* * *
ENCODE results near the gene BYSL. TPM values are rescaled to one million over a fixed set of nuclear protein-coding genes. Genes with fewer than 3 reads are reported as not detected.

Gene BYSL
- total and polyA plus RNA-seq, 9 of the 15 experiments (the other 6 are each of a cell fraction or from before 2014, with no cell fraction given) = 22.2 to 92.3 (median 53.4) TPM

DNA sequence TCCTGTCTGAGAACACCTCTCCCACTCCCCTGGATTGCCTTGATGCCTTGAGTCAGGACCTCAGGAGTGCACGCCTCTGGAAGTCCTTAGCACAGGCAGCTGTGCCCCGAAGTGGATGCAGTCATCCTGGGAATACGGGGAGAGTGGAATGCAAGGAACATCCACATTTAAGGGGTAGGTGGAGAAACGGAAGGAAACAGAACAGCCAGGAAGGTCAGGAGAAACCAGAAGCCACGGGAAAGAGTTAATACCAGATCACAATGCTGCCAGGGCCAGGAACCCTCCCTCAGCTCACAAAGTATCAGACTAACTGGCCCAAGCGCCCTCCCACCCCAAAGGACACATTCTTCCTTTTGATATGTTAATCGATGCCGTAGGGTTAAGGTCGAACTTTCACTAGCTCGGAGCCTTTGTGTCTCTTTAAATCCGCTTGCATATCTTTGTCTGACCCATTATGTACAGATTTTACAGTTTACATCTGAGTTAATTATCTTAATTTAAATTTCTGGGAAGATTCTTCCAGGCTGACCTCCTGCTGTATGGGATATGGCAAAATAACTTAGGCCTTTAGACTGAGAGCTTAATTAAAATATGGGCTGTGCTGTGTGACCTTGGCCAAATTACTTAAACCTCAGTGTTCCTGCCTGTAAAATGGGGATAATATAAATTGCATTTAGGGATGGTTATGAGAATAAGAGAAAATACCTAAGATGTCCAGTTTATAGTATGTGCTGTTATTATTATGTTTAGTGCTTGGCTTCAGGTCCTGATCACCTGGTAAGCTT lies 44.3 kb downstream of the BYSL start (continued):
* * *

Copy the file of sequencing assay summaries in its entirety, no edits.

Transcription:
ENCODE results near the gene BYSL. TPM values are rescaled to one million over a fixed set of nuclear protein-coding genes. Genes with fewer than 3 reads are reported as not detected.

Gene BYSL
- total and polyA plus RNA-seq, 9 of the 15 experiments (the other 6 are each of a cell fraction or from before 2014, with no cell fraction given) = 22.2 to 92.3 (median 53.4) TPM

DNA sequence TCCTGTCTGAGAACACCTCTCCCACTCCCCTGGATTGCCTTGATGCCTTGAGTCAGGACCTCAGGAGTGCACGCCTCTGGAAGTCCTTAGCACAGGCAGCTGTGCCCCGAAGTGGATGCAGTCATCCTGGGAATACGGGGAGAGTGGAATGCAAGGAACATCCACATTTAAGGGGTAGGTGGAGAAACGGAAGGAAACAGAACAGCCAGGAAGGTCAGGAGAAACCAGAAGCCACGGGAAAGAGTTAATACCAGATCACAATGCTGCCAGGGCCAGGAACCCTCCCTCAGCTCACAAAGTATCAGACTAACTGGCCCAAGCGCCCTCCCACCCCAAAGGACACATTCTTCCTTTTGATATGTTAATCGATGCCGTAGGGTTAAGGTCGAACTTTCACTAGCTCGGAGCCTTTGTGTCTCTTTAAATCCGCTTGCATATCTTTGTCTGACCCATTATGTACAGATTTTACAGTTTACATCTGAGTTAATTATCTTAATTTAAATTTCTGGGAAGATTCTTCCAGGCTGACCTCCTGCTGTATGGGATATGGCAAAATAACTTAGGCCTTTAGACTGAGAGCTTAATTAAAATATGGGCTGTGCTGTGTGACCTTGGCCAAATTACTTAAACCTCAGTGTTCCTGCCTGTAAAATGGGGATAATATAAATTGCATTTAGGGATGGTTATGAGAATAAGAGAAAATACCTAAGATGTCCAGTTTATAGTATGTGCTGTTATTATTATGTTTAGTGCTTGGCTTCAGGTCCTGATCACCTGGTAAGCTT lies 44.3 kb downstream of the BYSL start (continued):